IDAHO SPRINGS, Colo. (CBS4) – A controversial plan for a new toll lane along Interstate 70 through the mountain corridor was the subject of a meeting Tuesday night. The Colorado Department of Transportation wanted feedback for their plan.
For drivers who said they would give anything not to be stuck in mountain traffic, CDOT is now holding them to that promise.READ MORE: Glenwood Canyon Mudslides Cancel Amtrak's California Zephyr Train Through Colorado Rockies
“Basically travelers need to decide: if you are paying to have recreation, are you also going to pay and invest also in your transportation and your time?” said CDOT Communications Manager Megan Castle.
The I-70 Express Lane between the twin Veterans Memorial Tunnels near Idaho Springs and the Empire exit will allow eastbound traffic to use a newly built “shoulder lane” during peak travel periods.
The toll on the 13-mile stretch will vary based on how many cars are slowing down traffic, starting at $3 and increasing all the way to $30.
“We want to have the flexibility to make sure the people who pay to use that lane are going to be getting a reliable travel time at about 45 miles an hour,” Castle said.
Tempers always boil when plans arise for mountain corridor traffic. There is no way to fully solve the problem without billions of dollars in funding and significantly more construction.READ MORE: Colorado Weather: Monsoon Storms Become More Numerous Monday And Tuesday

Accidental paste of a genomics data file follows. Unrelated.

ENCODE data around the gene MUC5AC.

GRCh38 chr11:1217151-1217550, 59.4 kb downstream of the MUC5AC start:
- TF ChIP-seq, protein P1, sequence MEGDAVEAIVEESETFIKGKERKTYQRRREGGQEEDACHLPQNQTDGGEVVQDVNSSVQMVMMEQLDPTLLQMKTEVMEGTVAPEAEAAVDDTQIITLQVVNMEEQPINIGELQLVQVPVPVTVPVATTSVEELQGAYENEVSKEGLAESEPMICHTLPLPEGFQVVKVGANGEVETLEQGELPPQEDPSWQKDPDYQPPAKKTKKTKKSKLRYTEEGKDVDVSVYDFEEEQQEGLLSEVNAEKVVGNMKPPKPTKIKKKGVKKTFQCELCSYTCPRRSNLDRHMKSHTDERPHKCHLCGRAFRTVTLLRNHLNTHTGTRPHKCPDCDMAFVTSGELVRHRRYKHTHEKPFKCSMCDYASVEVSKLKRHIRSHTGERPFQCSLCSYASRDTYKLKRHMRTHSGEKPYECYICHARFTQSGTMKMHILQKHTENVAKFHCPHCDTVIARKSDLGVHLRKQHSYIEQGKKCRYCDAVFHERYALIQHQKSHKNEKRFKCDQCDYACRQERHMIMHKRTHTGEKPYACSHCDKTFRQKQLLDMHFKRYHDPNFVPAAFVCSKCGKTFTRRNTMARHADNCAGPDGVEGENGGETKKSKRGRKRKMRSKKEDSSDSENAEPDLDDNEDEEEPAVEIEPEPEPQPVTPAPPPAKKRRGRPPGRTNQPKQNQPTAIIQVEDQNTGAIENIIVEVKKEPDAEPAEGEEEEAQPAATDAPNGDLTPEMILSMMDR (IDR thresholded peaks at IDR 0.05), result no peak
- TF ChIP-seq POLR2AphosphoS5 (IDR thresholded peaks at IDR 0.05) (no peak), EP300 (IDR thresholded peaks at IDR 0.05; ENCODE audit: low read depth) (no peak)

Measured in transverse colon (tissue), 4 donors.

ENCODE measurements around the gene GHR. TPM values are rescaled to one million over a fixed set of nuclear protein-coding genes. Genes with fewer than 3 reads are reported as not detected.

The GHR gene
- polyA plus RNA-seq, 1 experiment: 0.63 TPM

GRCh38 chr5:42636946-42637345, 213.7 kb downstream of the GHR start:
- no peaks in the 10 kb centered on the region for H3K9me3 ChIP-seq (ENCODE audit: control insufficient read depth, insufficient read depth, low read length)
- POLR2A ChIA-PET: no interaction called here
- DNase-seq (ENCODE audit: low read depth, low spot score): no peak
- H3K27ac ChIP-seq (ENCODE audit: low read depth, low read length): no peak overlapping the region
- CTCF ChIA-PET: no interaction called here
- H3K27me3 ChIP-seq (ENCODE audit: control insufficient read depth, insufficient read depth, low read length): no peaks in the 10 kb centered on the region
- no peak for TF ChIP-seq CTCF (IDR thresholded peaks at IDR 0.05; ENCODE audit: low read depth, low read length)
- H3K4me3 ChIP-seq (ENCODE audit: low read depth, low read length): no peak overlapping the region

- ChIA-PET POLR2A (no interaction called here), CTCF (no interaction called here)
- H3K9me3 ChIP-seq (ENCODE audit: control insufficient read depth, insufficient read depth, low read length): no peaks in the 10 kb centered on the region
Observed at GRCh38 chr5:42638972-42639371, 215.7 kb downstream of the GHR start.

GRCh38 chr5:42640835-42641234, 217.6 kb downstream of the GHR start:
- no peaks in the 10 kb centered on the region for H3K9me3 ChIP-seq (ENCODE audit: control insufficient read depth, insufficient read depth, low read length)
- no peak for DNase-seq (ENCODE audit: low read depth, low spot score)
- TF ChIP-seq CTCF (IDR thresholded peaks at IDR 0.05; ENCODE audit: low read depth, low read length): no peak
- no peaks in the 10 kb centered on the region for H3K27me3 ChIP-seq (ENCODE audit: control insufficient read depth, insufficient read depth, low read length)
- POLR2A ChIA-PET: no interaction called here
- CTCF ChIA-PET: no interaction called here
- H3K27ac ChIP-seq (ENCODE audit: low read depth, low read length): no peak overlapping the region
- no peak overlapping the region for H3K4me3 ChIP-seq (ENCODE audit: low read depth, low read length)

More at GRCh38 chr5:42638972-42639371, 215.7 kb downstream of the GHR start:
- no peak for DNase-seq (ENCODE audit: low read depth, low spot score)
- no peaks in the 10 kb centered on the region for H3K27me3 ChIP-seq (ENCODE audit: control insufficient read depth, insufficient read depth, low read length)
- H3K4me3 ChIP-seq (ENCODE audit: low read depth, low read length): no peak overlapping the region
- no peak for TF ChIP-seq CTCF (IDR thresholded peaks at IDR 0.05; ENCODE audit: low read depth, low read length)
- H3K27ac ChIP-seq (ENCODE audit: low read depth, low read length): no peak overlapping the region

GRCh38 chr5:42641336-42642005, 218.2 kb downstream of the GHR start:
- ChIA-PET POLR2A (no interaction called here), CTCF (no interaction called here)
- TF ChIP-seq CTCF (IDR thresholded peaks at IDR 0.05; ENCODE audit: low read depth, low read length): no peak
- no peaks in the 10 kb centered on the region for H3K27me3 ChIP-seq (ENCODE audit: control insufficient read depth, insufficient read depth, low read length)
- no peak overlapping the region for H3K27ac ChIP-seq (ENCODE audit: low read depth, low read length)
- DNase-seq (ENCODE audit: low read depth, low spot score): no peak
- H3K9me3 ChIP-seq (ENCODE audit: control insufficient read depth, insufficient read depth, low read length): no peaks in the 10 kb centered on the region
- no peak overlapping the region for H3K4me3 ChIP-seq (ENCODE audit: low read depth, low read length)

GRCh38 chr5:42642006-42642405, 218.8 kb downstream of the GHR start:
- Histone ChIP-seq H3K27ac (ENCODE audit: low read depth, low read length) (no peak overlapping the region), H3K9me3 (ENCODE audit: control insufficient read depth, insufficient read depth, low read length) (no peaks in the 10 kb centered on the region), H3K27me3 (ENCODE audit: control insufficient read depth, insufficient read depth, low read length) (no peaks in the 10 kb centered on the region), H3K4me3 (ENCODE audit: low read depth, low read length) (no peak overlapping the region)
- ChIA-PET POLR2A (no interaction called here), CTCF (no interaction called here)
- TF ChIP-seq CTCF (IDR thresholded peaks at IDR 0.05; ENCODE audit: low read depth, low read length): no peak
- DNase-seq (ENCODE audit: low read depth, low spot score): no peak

Some other states have flexible-toll express lanes, but Colorado’s toll idea is unusual because it would apply mostly to winter recreational travelers, not workday commuters. The ski lane would be open only 72 days a year — weekends and Monday holidays.
Locals are tired of constant construction and skeptical of the plan.
“There is just so much traffic that I don’t really know if it will solve anything at all anyway,” said one woman at the meeting.
“If you’re heading from Vail to the airport, and you’re half an hour late, $30 is pretty cheap,” said Idaho Springs resident Jim Thomas.
He worries locals will suffer the most from new tolls. On a busy Sunday, every road in Clear Creek County is fully jammed. Thomas said he’s not sure how he will use the pay lane.
“I appreciate all the efforts that are going into it, trying to do something because of the congestion, but I’m a little doubtful,” he said.MORE NEWS: Highway 125 In Grand County Closed For Mudslide
The express lane project will cost CDOT more than $70 million with an additional $20 million on a loan. The high toll fees will help pay off the loan and in the future will go toward maintaining the program.